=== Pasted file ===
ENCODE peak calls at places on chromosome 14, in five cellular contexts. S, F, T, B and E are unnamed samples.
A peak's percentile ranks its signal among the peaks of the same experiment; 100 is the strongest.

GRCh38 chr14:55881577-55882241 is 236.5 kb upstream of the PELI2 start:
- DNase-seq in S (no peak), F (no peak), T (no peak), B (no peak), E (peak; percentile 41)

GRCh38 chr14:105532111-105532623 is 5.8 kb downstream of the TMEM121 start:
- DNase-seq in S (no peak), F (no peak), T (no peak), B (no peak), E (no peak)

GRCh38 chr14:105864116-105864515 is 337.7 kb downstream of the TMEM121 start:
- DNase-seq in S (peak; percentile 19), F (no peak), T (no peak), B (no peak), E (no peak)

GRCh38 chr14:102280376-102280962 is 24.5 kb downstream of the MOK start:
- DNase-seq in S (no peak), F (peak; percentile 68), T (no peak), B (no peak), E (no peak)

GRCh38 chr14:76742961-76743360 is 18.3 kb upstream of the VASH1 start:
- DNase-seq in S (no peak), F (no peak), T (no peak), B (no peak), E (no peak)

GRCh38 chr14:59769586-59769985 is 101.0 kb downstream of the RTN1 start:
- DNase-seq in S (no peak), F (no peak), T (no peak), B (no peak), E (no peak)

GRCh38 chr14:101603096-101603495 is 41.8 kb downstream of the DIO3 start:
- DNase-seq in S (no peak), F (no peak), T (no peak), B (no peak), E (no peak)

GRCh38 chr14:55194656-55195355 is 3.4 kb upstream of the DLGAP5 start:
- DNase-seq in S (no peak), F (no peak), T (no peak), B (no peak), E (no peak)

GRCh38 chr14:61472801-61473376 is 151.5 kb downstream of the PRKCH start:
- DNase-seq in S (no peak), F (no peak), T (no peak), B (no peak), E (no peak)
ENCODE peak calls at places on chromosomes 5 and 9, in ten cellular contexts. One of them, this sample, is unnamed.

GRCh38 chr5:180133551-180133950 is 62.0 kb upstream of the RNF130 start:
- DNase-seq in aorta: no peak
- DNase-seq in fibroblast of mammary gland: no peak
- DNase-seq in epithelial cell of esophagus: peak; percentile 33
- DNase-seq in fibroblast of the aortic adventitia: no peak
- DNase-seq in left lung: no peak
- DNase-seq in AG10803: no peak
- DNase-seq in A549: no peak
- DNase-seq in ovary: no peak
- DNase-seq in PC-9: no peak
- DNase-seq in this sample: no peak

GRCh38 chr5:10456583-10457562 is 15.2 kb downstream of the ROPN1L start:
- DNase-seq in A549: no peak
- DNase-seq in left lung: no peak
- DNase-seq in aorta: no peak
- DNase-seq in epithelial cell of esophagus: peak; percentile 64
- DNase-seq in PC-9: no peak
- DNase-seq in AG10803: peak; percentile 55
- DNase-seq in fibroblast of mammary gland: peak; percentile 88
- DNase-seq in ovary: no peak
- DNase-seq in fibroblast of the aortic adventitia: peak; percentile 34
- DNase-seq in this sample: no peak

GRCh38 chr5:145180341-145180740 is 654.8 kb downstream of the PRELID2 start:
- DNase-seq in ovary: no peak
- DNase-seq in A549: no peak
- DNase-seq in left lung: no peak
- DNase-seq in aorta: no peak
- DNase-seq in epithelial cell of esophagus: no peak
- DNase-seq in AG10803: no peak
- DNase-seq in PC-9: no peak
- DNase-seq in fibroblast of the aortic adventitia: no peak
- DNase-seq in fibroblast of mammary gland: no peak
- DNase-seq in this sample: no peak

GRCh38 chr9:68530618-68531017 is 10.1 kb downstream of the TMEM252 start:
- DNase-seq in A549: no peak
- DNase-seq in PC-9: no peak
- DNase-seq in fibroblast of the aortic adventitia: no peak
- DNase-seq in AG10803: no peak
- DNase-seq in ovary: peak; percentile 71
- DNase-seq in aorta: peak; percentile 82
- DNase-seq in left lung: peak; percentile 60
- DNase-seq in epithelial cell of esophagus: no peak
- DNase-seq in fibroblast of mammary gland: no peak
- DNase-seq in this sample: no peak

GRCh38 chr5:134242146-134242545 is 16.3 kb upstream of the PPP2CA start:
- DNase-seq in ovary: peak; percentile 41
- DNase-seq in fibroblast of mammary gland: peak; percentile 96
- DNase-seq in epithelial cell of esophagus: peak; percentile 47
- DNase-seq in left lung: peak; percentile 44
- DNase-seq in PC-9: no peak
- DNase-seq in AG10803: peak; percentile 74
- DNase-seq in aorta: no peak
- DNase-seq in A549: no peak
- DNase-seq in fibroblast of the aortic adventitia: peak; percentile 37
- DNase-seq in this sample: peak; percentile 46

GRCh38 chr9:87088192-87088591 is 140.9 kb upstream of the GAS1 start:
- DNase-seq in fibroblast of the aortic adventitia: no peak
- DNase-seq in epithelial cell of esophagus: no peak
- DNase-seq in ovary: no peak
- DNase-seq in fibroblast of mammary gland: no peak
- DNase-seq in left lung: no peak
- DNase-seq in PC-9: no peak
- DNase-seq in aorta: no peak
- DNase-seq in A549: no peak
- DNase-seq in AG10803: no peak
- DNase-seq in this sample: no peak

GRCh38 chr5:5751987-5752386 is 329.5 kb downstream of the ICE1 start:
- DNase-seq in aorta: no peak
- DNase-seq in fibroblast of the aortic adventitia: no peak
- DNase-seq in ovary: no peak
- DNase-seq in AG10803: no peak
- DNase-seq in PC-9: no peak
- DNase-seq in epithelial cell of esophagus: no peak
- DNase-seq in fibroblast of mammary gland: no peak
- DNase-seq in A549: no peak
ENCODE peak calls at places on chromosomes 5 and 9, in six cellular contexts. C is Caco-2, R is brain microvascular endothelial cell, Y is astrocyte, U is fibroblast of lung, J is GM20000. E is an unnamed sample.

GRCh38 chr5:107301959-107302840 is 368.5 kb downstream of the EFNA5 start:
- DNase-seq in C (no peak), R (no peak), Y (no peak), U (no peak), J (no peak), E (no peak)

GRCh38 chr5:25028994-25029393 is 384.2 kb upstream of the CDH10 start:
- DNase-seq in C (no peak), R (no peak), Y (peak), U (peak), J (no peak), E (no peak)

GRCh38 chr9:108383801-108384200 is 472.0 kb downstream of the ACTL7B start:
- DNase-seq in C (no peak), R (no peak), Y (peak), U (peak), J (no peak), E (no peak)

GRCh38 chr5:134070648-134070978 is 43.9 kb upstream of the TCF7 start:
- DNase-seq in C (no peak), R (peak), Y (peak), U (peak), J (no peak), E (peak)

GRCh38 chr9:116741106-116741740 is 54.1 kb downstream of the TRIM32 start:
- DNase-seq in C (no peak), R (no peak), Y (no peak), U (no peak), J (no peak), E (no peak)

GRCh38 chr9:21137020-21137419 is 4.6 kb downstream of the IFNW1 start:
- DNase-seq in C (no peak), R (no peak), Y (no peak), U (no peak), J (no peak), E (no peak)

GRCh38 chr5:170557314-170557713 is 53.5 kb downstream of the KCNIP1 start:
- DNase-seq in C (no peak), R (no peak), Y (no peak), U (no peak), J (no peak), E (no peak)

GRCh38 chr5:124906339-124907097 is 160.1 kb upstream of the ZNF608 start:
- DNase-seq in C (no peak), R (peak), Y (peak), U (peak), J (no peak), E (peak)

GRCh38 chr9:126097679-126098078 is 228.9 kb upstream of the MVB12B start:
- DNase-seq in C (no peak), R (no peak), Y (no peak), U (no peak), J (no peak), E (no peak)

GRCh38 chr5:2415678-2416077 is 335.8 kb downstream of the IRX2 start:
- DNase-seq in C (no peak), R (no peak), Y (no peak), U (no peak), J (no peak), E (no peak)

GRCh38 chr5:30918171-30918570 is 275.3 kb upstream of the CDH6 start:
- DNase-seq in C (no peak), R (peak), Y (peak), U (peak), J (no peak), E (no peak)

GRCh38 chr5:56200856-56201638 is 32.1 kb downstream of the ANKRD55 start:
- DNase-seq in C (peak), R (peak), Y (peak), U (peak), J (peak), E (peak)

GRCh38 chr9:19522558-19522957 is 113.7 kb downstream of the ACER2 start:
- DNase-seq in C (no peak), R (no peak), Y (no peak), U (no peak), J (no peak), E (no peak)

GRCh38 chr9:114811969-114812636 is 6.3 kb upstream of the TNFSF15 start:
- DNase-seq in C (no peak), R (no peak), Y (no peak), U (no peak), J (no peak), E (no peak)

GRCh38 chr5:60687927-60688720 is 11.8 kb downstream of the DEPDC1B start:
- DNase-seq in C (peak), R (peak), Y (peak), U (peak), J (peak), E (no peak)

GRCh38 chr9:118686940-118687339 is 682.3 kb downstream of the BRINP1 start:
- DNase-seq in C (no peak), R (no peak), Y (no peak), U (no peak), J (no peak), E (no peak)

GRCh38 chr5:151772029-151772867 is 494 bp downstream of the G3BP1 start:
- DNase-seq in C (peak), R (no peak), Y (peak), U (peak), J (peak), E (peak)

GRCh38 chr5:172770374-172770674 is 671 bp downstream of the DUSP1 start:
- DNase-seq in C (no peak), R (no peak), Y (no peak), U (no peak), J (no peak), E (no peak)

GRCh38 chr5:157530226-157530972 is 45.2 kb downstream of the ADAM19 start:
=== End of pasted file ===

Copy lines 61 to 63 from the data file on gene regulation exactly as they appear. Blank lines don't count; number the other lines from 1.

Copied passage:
- DNase-seq in aorta: peak; percentile 82
- DNase-seq in left lung: peak; percentile 60
- DNase-seq in epithelial cell of esophagus: no peak